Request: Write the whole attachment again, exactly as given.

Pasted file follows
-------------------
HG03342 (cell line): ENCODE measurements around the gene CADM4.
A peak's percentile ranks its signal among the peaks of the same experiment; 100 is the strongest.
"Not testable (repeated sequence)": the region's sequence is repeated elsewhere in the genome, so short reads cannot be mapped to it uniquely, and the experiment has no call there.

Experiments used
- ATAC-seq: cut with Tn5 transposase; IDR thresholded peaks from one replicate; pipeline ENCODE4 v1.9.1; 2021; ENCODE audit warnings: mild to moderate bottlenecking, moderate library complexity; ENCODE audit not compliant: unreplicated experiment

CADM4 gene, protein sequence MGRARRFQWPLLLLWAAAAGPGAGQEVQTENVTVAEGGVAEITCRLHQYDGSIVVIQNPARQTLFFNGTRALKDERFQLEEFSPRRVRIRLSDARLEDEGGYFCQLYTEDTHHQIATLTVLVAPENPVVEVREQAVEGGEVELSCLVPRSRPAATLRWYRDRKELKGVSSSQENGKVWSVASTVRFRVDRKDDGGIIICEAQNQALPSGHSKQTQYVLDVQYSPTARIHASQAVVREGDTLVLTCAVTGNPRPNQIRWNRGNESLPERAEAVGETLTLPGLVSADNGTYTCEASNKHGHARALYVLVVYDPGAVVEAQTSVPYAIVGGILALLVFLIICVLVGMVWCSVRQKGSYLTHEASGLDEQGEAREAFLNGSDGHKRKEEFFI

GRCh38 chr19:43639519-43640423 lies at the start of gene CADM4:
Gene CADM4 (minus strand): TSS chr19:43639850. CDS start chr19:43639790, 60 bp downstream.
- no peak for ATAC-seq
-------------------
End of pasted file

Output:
HG03342 (cell line): ENCODE measurements around the gene CADM4.
A peak's percentile ranks its signal among the peaks of the same experiment; 100 is the strongest.
"Not testable (repeated sequence)": the region's sequence is repeated elsewhere in the genome, so short reads cannot be mapped to it uniquely, and the experiment has no call there.

Experiments used
- ATAC-seq: cut with Tn5 transposase; IDR thresholded peaks from one replicate; pipeline ENCODE4 v1.9.1; 2021; ENCODE audit warnings: mild to moderate bottlenecking, moderate library complexity; ENCODE audit not compliant: unreplicated experiment

CADM4 gene, protein sequence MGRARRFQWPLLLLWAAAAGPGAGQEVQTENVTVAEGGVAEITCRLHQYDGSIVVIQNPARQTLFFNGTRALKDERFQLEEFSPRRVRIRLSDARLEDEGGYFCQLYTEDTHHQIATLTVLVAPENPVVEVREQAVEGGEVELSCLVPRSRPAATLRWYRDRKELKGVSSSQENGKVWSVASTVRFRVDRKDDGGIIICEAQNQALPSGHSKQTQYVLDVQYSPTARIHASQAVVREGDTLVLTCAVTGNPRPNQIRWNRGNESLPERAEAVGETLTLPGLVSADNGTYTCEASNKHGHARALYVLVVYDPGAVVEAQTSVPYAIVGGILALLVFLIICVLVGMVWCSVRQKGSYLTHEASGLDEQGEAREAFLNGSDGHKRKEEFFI

GRCh38 chr19:43639519-43640423 lies at the start of gene CADM4:
Gene CADM4 (minus strand): TSS chr19:43639850. CDS start chr19:43639790, 60 bp downstream.
- no peak for ATAC-seq